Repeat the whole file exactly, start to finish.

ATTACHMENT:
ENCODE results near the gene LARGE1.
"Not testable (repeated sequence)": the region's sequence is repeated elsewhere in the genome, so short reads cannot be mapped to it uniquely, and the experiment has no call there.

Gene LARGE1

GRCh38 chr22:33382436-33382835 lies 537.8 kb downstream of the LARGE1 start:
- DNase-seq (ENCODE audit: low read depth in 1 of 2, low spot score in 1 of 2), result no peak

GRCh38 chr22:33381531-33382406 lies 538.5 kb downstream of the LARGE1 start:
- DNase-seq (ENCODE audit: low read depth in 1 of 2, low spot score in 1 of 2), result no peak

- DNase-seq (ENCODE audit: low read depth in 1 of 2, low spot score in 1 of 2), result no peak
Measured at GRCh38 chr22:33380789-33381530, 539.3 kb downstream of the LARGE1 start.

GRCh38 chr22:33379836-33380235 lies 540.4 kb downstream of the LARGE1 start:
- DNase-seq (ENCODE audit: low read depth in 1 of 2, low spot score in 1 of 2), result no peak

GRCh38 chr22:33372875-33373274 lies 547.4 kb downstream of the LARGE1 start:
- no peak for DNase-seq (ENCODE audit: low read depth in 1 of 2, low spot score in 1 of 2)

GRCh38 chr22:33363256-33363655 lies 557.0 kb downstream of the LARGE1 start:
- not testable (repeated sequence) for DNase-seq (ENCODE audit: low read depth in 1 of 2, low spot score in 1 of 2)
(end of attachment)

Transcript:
ENCODE results near the gene LARGE1.
"Not testable (repeated sequence)": the region's sequence is repeated elsewhere in the genome, so short reads cannot be mapped to it uniquely, and the experiment has no call there.

Gene LARGE1

GRCh38 chr22:33382436-33382835 lies 537.8 kb downstream of the LARGE1 start:
- DNase-seq (ENCODE audit: low read depth in 1 of 2, low spot score in 1 of 2), result no peak

GRCh38 chr22:33381531-33382406 lies 538.5 kb downstream of the LARGE1 start:
- DNase-seq (ENCODE audit: low read depth in 1 of 2, low spot score in 1 of 2), result no peak

- DNase-seq (ENCODE audit: low read depth in 1 of 2, low spot score in 1 of 2), result no peak
Measured at GRCh38 chr22:33380789-33381530, 539.3 kb downstream of the LARGE1 start.

GRCh38 chr22:33379836-33380235 lies 540.4 kb downstream of the LARGE1 start:
- DNase-seq (ENCODE audit: low read depth in 1 of 2, low spot score in 1 of 2), result no peak

GRCh38 chr22:33372875-33373274 lies 547.4 kb downstream of the LARGE1 start:
- no peak for DNase-seq (ENCODE audit: low read depth in 1 of 2, low spot score in 1 of 2)

GRCh38 chr22:33363256-33363655 lies 557.0 kb downstream of the LARGE1 start:
- not testable (repeated sequence) for DNase-seq (ENCODE audit: low read depth in 1 of 2, low spot score in 1 of 2)